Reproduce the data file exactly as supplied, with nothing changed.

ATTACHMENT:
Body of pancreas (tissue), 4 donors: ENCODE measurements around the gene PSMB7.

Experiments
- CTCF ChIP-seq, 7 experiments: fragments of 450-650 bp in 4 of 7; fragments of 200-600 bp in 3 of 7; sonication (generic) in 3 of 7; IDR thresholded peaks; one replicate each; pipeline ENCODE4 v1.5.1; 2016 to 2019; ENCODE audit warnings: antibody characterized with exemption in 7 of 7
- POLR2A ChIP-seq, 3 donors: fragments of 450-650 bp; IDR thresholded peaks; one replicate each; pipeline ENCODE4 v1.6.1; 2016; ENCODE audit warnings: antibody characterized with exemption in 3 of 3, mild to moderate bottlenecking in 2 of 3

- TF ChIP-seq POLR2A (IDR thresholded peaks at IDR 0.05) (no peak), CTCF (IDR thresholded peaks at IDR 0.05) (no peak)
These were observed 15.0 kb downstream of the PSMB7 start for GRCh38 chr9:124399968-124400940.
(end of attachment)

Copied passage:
Body of pancreas (tissue), 4 donors: ENCODE measurements around the gene PSMB7.

Experiments
- CTCF ChIP-seq, 7 experiments: fragments of 450-650 bp in 4 of 7; fragments of 200-600 bp in 3 of 7; sonication (generic) in 3 of 7; IDR thresholded peaks; one replicate each; pipeline ENCODE4 v1.5.1; 2016 to 2019; ENCODE audit warnings: antibody characterized with exemption in 7 of 7
- POLR2A ChIP-seq, 3 donors: fragments of 450-650 bp; IDR thresholded peaks; one replicate each; pipeline ENCODE4 v1.6.1; 2016; ENCODE audit warnings: antibody characterized with exemption in 3 of 3, mild to moderate bottlenecking in 2 of 3

- TF ChIP-seq POLR2A (IDR thresholded peaks at IDR 0.05) (no peak), CTCF (IDR thresholded peaks at IDR 0.05) (no peak)
These were observed 15.0 kb downstream of the PSMB7 start for GRCh38 chr9:124399968-124400940.